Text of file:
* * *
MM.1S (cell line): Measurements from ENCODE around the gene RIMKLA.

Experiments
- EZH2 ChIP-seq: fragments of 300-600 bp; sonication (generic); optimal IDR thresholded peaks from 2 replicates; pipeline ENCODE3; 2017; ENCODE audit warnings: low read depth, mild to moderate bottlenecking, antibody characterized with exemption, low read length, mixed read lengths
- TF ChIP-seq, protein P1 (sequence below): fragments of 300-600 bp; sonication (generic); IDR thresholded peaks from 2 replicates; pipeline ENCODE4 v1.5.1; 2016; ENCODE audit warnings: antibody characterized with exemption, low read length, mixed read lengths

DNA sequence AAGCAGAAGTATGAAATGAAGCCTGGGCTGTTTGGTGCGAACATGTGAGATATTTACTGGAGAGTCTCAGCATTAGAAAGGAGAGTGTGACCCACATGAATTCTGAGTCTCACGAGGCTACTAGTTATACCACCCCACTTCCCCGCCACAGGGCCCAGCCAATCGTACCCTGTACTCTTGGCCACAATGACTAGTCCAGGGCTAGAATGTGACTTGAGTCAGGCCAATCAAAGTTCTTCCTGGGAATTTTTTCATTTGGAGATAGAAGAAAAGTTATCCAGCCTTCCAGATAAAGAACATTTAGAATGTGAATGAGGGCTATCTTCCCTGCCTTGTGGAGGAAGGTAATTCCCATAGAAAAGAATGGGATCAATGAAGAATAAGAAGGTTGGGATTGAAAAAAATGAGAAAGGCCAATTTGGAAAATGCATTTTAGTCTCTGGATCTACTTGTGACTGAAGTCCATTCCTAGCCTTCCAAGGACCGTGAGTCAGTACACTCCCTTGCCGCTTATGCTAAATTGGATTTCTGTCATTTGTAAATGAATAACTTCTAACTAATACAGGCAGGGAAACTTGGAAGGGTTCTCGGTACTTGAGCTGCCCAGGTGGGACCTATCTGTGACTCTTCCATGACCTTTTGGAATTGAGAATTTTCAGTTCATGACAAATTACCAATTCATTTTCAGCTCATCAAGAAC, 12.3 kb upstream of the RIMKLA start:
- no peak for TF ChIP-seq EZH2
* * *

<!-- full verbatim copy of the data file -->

MM.1S (cell line): Measurements from ENCODE around the gene RIMKLA.

Experiments
- EZH2 ChIP-seq: fragments of 300-600 bp; sonication (generic); optimal IDR thresholded peaks from 2 replicates; pipeline ENCODE3; 2017; ENCODE audit warnings: low read depth, mild to moderate bottlenecking, antibody characterized with exemption, low read length, mixed read lengths
- TF ChIP-seq, protein P1 (sequence below): fragments of 300-600 bp; sonication (generic); IDR thresholded peaks from 2 replicates; pipeline ENCODE4 v1.5.1; 2016; ENCODE audit warnings: antibody characterized with exemption, low read length, mixed read lengths

DNA sequence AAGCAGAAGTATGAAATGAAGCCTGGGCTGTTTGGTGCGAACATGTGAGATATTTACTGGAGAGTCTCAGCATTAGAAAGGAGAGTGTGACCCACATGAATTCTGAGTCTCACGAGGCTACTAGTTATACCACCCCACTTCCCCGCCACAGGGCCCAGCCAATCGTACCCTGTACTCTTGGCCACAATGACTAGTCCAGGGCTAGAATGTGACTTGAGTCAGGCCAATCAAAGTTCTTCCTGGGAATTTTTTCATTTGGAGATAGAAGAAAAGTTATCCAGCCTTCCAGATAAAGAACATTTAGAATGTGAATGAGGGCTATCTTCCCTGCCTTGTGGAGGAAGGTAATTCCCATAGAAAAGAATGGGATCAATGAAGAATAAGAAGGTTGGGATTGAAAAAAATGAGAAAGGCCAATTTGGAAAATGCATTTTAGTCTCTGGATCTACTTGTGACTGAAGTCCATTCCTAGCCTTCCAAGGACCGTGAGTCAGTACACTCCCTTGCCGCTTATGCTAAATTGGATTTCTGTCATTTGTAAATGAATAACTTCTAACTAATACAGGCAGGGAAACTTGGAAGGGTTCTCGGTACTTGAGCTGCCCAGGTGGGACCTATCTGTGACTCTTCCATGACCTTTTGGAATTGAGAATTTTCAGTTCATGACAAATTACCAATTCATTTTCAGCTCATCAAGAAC, 12.3 kb upstream of the RIMKLA start:
- no peak for TF ChIP-seq EZH2